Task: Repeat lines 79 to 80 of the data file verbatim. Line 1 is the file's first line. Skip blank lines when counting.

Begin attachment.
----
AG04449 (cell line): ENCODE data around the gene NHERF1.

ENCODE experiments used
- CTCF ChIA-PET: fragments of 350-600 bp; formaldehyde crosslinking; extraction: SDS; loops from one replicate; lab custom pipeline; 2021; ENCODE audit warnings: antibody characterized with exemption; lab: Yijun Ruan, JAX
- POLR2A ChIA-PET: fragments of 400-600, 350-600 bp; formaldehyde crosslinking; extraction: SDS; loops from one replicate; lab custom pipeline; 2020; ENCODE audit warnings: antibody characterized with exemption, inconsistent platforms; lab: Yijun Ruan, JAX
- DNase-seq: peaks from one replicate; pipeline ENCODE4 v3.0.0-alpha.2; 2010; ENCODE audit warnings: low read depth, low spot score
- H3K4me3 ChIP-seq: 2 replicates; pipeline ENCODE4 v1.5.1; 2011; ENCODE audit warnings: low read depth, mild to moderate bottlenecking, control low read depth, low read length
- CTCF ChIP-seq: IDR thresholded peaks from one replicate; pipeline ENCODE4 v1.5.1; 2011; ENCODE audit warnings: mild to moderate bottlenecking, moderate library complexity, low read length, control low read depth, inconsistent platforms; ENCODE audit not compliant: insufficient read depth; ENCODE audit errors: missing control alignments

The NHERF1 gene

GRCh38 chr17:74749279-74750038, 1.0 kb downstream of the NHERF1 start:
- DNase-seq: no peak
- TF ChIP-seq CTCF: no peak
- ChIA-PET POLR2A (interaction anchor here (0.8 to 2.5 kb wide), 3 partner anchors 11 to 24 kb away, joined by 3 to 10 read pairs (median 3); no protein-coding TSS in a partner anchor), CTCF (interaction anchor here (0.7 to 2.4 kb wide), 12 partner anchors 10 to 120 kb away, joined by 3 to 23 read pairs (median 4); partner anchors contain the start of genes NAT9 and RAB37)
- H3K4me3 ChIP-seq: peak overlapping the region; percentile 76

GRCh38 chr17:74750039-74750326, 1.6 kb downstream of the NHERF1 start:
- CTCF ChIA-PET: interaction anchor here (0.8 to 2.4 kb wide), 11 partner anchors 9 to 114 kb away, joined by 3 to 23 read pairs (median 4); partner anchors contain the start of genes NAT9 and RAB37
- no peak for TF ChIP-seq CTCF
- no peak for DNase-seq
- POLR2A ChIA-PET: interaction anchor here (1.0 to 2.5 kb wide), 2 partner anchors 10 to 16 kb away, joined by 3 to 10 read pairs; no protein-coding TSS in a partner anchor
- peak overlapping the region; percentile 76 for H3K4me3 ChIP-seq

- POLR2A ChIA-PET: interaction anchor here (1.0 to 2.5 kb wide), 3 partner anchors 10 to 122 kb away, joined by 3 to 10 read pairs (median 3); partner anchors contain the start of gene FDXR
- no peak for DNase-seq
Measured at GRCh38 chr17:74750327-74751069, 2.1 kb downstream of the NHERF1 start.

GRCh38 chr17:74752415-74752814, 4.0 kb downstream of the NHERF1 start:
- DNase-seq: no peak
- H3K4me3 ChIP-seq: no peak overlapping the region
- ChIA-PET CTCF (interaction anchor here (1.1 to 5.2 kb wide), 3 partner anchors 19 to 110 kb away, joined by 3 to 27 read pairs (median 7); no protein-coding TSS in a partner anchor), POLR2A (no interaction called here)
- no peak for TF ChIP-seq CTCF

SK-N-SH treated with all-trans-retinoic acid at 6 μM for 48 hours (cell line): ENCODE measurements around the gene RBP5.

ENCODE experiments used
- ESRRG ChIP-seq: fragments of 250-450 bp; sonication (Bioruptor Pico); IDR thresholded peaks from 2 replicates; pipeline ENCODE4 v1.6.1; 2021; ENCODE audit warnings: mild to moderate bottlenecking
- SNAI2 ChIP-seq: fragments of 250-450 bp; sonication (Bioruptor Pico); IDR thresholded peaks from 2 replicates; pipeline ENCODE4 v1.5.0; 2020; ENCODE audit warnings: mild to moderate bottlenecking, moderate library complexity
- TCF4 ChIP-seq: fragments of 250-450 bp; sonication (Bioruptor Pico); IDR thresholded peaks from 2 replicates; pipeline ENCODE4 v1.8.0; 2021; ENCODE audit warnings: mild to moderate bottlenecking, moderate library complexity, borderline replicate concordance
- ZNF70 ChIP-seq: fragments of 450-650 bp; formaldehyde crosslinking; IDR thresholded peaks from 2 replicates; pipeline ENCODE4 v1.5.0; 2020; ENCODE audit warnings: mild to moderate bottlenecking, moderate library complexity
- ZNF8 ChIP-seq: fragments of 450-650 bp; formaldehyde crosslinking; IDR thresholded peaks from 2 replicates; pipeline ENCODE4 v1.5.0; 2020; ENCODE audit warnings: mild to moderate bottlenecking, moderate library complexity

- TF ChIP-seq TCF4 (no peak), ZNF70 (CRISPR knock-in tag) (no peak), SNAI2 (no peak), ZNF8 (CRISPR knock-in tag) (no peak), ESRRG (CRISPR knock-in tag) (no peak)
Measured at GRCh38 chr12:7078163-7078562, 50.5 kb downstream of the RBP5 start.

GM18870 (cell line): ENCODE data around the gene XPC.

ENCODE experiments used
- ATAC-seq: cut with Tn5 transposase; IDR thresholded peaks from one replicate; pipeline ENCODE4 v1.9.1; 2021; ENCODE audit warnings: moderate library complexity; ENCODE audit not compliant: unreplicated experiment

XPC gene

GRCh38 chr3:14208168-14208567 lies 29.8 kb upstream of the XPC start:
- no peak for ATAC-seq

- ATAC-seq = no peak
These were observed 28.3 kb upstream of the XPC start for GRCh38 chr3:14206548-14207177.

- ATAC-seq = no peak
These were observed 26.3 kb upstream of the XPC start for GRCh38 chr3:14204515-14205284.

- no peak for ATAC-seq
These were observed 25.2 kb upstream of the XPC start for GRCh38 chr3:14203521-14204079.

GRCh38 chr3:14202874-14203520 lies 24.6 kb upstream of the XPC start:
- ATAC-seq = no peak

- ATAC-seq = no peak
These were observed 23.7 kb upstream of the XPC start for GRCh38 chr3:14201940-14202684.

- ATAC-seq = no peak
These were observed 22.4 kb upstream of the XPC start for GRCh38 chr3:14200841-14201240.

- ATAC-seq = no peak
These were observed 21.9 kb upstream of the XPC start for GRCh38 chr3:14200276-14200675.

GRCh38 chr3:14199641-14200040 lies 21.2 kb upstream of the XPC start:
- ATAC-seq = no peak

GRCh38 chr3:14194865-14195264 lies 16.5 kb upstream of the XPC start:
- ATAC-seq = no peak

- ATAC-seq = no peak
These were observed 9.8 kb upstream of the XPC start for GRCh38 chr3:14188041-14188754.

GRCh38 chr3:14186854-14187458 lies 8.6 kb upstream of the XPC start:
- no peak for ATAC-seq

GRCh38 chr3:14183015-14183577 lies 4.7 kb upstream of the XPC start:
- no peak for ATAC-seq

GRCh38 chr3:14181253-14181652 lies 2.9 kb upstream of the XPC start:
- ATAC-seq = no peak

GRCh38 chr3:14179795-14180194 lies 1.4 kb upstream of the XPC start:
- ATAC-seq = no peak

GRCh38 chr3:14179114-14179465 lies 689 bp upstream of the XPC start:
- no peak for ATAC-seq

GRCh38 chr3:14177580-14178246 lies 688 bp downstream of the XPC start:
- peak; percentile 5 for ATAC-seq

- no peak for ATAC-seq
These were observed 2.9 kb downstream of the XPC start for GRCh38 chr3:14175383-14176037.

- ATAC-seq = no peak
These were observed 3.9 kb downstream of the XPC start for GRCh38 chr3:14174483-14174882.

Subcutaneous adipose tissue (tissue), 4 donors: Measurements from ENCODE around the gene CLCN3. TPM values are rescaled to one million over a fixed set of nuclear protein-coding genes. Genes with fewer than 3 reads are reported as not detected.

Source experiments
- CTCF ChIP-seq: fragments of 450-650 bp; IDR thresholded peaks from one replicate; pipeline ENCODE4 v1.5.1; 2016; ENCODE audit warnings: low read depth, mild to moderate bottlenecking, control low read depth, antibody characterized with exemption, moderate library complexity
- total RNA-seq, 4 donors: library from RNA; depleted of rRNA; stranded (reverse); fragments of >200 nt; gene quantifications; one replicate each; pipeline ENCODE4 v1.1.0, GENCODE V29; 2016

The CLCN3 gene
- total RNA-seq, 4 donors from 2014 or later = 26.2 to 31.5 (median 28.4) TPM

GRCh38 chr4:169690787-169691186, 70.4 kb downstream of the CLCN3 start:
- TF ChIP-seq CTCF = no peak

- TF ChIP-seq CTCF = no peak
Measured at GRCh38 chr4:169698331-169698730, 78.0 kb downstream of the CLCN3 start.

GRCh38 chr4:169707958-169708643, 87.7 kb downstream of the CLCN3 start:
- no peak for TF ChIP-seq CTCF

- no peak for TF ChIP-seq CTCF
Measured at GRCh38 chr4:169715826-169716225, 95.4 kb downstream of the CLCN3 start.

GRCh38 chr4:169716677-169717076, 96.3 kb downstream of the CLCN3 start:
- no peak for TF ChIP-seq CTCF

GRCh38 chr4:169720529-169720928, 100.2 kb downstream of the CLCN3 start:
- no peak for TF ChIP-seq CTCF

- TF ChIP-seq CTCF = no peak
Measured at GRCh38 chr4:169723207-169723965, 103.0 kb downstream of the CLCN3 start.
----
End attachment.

Subcutaneous adipose tissue (tissue), 4 donors: Measurements from ENCODE around the gene CLCN3. TPM values are rescaled to one million over a fixed set of nuclear protein-coding genes. Genes with fewer than 3 reads are reported as not detected.

Source experiments